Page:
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Tea Party Winners: Carla Gade's winner is Becky Dempsey, Andrea Boeshaar's winner Caryl Kane, Gina Welborn's winner Jasmine A., Carrie Fancett Pagels' winners book copy -- Lynda Edwards, teacup and saucer -- Wendy Shoults

Wednesday, August 3, 2011

An 18th Century Ladies Fashion Primer

This is my first post to Colonial Quills and I'm so happy to be here. I'll be sharing about fashion, textiles, and colonial Louisiana.

Unlike the 19th and 20th centuries, fashion in the 18th century didn’t change very much for several decades. One can identify a dress from the 18th century with only a couple of tools in her arsenal.

The first is silhouette. When most people think of dresses in the 1700’s, their mind immediately conjures up the riotous cartoons from Louis XVI’s France. Cartoons of wild, towering wigs decorated with birds or fruit or even boats. The cartoonists weren’t just lampooning Marie Antoinette’s wigs. They were going after the pannier too, which reached ridiculous proportions in the 1750’s and was brought back by Marie.

I found this picture from the University of Michigan. I have no idea if the photograph is in their collection or if the pannier and stays is in their collection. It’s a good example of a pannier and stay of the time. I don’t know the date, but I’m guessing it’s from sometime in the 1750’s to the 1770’s.

There are stories of Catherine the Great, Empress of All The Russias, once having worn a pannier that was eight feet across from one end to the other. The blue dress here is a British court dress from the 1750’s in the collection of the Metropolitan Museum of Art in NYC.


At the beginning of the century, the silhouette wasn’t all that different from the 15th and 16th centuries. Full skirts, three-quarter length sleeves with lace at the cuffs, ribbons, embroidery and sometimes garish prints. That silhouette flowed into the mantua, a cone shape silhouette so popular that for decades, tailors and seamstresses were often called mantua makers.

From the conical shape of the mantua, came the pannier. Introduced probably in the late 1740’s for court dress, it quickly became popular, reaching its zenith of size in the 1760’s with the above referenced dress worn by Catherine.

Only in France did the pannier continue to be popular. In the 1760’s a style of dress commonly called the saque dress came into style. While still having that definitive big hips silhouette, it was much smaller and featured what I think is one of the most flattering things in all of historical costume: a pleated back that fell from the neckline to the floor in one graceful piece of fabric. See what I mean? I love it. These two dresses are also at the Met in NYC.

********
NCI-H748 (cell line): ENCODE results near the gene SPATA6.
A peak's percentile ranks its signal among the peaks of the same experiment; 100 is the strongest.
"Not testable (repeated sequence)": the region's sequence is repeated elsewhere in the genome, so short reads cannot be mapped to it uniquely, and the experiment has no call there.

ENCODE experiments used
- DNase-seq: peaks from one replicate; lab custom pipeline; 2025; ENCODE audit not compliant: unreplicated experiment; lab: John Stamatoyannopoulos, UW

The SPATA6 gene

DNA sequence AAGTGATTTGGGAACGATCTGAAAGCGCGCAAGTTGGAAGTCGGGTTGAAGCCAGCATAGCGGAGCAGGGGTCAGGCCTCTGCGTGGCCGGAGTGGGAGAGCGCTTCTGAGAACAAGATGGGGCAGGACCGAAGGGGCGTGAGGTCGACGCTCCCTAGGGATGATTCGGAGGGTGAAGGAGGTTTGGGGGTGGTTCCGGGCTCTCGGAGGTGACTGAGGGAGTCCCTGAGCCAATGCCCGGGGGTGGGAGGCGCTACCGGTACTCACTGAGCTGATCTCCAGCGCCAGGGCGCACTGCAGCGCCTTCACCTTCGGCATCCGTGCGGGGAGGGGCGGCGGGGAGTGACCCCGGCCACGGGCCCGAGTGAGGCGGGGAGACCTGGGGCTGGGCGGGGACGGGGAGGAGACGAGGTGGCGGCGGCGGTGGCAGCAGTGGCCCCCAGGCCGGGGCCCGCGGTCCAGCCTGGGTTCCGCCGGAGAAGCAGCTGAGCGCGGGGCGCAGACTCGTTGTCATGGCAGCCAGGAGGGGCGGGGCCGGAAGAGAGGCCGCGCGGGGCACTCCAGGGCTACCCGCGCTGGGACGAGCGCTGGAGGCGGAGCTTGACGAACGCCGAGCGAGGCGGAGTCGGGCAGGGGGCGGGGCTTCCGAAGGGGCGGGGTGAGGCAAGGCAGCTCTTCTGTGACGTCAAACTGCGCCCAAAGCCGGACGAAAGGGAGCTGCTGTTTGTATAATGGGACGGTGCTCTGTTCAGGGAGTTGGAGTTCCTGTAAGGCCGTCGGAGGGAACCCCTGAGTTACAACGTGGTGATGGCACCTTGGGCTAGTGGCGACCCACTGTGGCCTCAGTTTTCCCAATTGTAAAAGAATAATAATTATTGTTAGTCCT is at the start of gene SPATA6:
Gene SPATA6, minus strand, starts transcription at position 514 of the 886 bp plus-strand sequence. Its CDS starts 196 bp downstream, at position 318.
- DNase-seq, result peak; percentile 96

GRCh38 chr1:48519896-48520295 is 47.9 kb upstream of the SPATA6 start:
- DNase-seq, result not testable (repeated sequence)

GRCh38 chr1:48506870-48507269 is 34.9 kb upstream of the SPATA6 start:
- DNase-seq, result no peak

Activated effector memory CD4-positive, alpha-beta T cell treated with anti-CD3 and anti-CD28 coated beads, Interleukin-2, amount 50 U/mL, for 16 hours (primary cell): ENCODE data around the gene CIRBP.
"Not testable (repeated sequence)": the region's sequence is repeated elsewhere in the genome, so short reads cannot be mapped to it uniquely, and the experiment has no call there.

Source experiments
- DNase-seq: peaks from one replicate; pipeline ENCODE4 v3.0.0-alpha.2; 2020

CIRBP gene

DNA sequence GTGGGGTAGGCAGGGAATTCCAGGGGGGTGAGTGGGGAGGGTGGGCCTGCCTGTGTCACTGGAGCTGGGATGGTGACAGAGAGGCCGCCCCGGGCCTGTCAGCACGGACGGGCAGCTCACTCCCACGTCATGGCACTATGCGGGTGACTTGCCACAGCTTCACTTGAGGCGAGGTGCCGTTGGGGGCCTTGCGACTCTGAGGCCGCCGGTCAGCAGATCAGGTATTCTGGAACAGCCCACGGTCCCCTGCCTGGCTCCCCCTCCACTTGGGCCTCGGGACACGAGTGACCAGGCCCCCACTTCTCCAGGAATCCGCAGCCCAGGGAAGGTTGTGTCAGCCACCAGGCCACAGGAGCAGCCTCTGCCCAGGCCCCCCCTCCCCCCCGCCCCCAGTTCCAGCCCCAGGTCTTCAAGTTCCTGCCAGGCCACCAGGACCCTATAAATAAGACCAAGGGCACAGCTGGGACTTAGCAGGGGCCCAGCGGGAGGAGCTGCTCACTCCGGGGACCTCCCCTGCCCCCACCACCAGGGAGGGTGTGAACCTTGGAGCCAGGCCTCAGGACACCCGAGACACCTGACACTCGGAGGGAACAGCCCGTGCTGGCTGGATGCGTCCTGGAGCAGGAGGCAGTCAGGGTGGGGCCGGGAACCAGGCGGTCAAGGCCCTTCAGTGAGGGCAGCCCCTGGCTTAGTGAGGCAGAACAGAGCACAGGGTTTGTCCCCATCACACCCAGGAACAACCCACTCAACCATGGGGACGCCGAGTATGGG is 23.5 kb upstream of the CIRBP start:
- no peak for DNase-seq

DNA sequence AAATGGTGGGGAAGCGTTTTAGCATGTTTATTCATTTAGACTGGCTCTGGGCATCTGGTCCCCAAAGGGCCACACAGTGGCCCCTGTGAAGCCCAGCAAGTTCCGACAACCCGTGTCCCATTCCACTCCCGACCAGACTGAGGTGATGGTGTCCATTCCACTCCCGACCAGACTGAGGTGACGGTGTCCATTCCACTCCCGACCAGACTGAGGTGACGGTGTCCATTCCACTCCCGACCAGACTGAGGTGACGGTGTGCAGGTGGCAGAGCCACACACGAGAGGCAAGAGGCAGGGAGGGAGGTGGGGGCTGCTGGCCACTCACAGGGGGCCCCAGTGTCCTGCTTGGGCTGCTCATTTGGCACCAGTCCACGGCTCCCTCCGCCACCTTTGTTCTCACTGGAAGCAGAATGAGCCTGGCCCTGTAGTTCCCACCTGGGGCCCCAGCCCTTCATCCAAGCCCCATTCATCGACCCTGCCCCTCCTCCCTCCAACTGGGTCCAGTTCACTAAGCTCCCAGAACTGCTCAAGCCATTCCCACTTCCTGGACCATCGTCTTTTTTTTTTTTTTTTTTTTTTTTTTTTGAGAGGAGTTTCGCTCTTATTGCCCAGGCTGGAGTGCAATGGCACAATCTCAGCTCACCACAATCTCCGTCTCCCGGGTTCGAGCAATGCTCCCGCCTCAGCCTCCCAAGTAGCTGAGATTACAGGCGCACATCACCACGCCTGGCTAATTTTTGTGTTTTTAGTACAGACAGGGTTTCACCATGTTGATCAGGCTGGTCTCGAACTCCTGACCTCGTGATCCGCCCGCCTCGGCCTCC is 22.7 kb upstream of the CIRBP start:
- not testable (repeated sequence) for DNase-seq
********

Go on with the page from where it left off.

From here we enter the 1770’s and the styles seen at Colonial Willamsburg and on the American Girl doll Felicity. The pannier is still present, but it’s continuing to shrink in width. By 1785, panniers had almost completely disappeared and the silhouette returned to a more normal shape. But if you look closely at the skirt, it’s not hard to imagine where the bustle of the 1870’s and 1880’s came from. There truly is nothing new in fashion. If you look back far enough, with the exception of the mini-skirt, it’s been done before.

In 1790, the pannier is dead, never to be resurrected. The silhouette is columnar in form, with a skirt that’s losing fullness by the year and a waistline that’s moving up. In 1800, the Regency/Empire style is in full force.

The second tool is fabric choice, though it’s not as reliable as silhouette. Western block printing was perfected in the mid 1700’s and this led to an explosion of elaborate, striped floral fabrics. For some reason they also loved bows and ruffles. Lots of them. At the same time. On fabric with very busy patterns. Particularly in France. It’s really quite easy to see why French fashion of that century was a favorite subject for cartoonists.

Next time we’ll take a look at men’s fashion. As boring as that is, it must be done.

13 comments:

  1. Welcome to our new "Quiller". What a brave lady to take on the topic of 18th century fashion. I love the fashions of this time period so much. Very feminine and pretty. Although, as you pointed out some where so extreme and over the top, but especially in Europe. Here's another cool picture of stays and panniers http://collections.vam.ac.uk/item/O13864/stays/.
    I cannot imagine wearing such contraptions. Though pretty on the outside, the construction was ridiculous, but I suppose that was the ingenuity of the designers. They must have had some interesting wardrobe malfunctions back then with all the hardware and securing clothing together with pins, though at least there was fabric aplenty to cover up.
    I'm looking forward to hearing about the men's clothing.